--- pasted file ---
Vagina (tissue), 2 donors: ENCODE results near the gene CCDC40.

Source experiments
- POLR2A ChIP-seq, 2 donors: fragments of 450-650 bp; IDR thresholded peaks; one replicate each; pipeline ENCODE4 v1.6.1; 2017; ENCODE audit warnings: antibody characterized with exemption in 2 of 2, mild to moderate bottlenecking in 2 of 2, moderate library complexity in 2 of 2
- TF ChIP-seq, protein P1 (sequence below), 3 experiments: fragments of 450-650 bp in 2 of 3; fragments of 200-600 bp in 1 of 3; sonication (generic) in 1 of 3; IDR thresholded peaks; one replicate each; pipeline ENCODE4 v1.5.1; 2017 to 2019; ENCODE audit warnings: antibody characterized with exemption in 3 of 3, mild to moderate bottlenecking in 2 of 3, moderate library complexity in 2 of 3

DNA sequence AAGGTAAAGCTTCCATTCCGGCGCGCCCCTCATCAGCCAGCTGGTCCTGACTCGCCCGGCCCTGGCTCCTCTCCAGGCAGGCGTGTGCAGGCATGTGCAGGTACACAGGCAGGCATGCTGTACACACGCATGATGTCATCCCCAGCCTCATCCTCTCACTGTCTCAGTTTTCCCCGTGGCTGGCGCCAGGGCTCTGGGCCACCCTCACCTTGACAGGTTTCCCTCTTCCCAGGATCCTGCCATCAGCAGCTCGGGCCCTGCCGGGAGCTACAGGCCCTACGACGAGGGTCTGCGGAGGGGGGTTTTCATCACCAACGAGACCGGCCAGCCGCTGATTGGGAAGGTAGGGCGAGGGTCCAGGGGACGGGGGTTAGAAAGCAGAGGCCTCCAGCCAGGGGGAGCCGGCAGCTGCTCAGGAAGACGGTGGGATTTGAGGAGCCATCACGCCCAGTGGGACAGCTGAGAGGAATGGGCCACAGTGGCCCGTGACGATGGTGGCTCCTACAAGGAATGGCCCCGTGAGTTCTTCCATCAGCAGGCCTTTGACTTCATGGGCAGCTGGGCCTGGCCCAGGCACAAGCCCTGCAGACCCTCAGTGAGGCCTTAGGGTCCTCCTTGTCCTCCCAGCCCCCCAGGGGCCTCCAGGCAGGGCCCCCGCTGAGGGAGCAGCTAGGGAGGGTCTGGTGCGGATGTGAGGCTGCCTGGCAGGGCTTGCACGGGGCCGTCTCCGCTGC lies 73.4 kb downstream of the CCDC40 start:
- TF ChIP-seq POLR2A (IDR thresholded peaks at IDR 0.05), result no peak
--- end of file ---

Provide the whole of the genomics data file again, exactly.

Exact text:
Vagina (tissue), 2 donors: ENCODE results near the gene CCDC40.

Source experiments
- POLR2A ChIP-seq, 2 donors: fragments of 450-650 bp; IDR thresholded peaks; one replicate each; pipeline ENCODE4 v1.6.1; 2017; ENCODE audit warnings: antibody characterized with exemption in 2 of 2, mild to moderate bottlenecking in 2 of 2, moderate library complexity in 2 of 2
- TF ChIP-seq, protein P1 (sequence below), 3 experiments: fragments of 450-650 bp in 2 of 3; fragments of 200-600 bp in 1 of 3; sonication (generic) in 1 of 3; IDR thresholded peaks; one replicate each; pipeline ENCODE4 v1.5.1; 2017 to 2019; ENCODE audit warnings: antibody characterized with exemption in 3 of 3, mild to moderate bottlenecking in 2 of 3, moderate library complexity in 2 of 3

DNA sequence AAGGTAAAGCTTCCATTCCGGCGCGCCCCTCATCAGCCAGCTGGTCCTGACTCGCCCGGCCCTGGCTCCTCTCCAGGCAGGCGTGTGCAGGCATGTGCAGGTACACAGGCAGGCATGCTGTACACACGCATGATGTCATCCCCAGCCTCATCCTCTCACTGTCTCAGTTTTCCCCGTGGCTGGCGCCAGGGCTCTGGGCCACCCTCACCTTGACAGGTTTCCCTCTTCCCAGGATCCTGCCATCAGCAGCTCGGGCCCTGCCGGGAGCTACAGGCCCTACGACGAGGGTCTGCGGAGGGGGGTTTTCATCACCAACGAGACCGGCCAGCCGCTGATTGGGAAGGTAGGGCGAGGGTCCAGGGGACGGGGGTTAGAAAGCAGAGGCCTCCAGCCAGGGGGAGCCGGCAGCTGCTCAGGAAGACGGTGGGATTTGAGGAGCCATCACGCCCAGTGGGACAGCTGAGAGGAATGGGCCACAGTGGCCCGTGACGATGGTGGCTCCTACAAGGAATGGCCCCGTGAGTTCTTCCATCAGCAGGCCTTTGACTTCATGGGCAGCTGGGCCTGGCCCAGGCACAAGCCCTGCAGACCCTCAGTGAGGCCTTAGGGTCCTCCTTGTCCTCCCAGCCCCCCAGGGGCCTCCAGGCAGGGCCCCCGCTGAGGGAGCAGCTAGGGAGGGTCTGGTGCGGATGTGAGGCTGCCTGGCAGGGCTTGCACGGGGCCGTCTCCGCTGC lies 73.4 kb downstream of the CCDC40 start:
- TF ChIP-seq POLR2A (IDR thresholded peaks at IDR 0.05), result no peak